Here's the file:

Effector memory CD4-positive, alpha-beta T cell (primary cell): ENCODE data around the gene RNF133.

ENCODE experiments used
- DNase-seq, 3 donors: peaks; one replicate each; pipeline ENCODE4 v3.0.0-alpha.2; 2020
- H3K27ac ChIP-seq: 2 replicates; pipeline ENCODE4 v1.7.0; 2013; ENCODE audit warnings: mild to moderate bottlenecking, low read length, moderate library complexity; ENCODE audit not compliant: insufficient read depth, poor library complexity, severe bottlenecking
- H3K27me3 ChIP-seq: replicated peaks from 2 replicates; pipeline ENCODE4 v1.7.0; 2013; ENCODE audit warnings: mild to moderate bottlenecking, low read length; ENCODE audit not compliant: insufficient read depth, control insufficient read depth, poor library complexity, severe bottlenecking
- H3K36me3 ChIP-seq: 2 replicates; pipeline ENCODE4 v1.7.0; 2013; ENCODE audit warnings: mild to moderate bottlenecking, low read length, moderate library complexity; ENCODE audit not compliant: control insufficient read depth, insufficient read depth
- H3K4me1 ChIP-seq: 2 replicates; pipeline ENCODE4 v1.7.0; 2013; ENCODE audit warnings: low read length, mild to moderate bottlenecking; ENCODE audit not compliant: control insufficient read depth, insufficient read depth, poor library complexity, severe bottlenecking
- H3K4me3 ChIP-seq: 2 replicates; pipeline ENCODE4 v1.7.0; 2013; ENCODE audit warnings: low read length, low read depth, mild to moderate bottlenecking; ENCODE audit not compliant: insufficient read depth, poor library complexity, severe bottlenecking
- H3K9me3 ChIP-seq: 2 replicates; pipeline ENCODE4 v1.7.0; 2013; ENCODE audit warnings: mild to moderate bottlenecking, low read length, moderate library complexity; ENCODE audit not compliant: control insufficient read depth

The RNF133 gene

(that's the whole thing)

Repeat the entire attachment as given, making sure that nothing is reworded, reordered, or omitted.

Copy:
Effector memory CD4-positive, alpha-beta T cell (primary cell): ENCODE data around the gene RNF133.

ENCODE experiments used
- DNase-seq, 3 donors: peaks; one replicate each; pipeline ENCODE4 v3.0.0-alpha.2; 2020
- H3K27ac ChIP-seq: 2 replicates; pipeline ENCODE4 v1.7.0; 2013; ENCODE audit warnings: mild to moderate bottlenecking, low read length, moderate library complexity; ENCODE audit not compliant: insufficient read depth, poor library complexity, severe bottlenecking
- H3K27me3 ChIP-seq: replicated peaks from 2 replicates; pipeline ENCODE4 v1.7.0; 2013; ENCODE audit warnings: mild to moderate bottlenecking, low read length; ENCODE audit not compliant: insufficient read depth, control insufficient read depth, poor library complexity, severe bottlenecking
- H3K36me3 ChIP-seq: 2 replicates; pipeline ENCODE4 v1.7.0; 2013; ENCODE audit warnings: mild to moderate bottlenecking, low read length, moderate library complexity; ENCODE audit not compliant: control insufficient read depth, insufficient read depth
- H3K4me1 ChIP-seq: 2 replicates; pipeline ENCODE4 v1.7.0; 2013; ENCODE audit warnings: low read length, mild to moderate bottlenecking; ENCODE audit not compliant: control insufficient read depth, insufficient read depth, poor library complexity, severe bottlenecking
- H3K4me3 ChIP-seq: 2 replicates; pipeline ENCODE4 v1.7.0; 2013; ENCODE audit warnings: low read length, low read depth, mild to moderate bottlenecking; ENCODE audit not compliant: insufficient read depth, poor library complexity, severe bottlenecking
- H3K9me3 ChIP-seq: 2 replicates; pipeline ENCODE4 v1.7.0; 2013; ENCODE audit warnings: mild to moderate bottlenecking, low read length, moderate library complexity; ENCODE audit not compliant: control insufficient read depth

The RNF133 gene